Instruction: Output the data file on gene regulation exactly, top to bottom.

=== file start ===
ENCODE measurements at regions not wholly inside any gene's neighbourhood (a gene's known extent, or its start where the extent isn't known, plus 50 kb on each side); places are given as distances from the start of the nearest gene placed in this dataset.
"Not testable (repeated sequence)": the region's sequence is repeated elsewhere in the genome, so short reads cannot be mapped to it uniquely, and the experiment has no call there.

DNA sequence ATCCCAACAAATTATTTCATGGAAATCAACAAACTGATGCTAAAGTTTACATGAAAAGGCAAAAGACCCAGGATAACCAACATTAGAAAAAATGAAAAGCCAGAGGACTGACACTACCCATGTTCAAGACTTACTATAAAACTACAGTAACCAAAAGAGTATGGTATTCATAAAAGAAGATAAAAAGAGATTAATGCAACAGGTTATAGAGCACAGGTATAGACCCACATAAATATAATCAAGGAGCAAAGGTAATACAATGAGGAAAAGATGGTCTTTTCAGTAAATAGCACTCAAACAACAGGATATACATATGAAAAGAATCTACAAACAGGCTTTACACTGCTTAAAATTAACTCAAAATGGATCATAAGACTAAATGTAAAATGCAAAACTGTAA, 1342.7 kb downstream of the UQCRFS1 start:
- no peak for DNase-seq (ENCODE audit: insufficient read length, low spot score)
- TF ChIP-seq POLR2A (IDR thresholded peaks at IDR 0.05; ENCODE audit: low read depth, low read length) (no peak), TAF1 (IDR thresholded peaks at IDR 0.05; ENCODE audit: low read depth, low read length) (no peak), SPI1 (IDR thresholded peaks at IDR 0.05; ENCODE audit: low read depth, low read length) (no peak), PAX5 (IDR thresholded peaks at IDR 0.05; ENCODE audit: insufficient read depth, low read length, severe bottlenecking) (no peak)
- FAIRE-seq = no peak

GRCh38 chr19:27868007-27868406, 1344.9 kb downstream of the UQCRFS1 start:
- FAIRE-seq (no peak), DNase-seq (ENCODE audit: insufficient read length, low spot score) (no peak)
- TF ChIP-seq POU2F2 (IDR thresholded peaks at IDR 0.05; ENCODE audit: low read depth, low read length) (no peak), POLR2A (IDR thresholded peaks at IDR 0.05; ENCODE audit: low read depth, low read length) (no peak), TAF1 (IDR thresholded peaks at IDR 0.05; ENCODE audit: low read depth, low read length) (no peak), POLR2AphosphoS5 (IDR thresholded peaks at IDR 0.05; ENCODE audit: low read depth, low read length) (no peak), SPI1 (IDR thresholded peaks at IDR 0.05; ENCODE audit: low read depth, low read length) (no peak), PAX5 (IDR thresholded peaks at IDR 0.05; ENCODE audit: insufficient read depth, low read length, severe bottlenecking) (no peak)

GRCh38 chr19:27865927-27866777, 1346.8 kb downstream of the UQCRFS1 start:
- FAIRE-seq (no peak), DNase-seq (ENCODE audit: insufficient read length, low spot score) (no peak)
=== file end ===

ENCODE measurements at regions not wholly inside any gene's neighbourhood (a gene's known extent, or its start where the extent isn't known, plus 50 kb on each side); places are given as distances from the start of the nearest gene placed in this dataset.
"Not testable (repeated sequence)": the region's sequence is repeated elsewhere in the genome, so short reads cannot be mapped to it uniquely, and the experiment has no call there.

DNA sequence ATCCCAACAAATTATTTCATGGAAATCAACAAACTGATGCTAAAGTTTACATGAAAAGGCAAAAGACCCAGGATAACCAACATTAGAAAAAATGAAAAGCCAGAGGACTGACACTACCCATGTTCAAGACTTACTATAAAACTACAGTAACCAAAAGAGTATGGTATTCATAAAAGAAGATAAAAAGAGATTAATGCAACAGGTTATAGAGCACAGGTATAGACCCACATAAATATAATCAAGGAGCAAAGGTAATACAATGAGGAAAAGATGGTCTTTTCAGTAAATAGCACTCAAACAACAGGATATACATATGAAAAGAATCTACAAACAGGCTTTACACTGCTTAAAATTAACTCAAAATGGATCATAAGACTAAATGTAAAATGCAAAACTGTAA, 1342.7 kb downstream of the UQCRFS1 start:
- no peak for DNase-seq (ENCODE audit: insufficient read length, low spot score)
- TF ChIP-seq POLR2A (IDR thresholded peaks at IDR 0.05; ENCODE audit: low read depth, low read length) (no peak), TAF1 (IDR thresholded peaks at IDR 0.05; ENCODE audit: low read depth, low read length) (no peak), SPI1 (IDR thresholded peaks at IDR 0.05; ENCODE audit: low read depth, low read length) (no peak), PAX5 (IDR thresholded peaks at IDR 0.05; ENCODE audit: insufficient read depth, low read length, severe bottlenecking) (no peak)
- FAIRE-seq = no peak

GRCh38 chr19:27868007-27868406, 1344.9 kb downstream of the UQCRFS1 start:
- FAIRE-seq (no peak), DNase-seq (ENCODE audit: insufficient read length, low spot score) (no peak)
- TF ChIP-seq POU2F2 (IDR thresholded peaks at IDR 0.05; ENCODE audit: low read depth, low read length) (no peak), POLR2A (IDR thresholded peaks at IDR 0.05; ENCODE audit: low read depth, low read length) (no peak), TAF1 (IDR thresholded peaks at IDR 0.05; ENCODE audit: low read depth, low read length) (no peak), POLR2AphosphoS5 (IDR thresholded peaks at IDR 0.05; ENCODE audit: low read depth, low read length) (no peak), SPI1 (IDR thresholded peaks at IDR 0.05; ENCODE audit: low read depth, low read length) (no peak), PAX5 (IDR thresholded peaks at IDR 0.05; ENCODE audit: insufficient read depth, low read length, severe bottlenecking) (no peak)

GRCh38 chr19:27865927-27866777, 1346.8 kb downstream of the UQCRFS1 start:
- FAIRE-seq (no peak), DNase-seq (ENCODE audit: insufficient read length, low spot score) (no peak)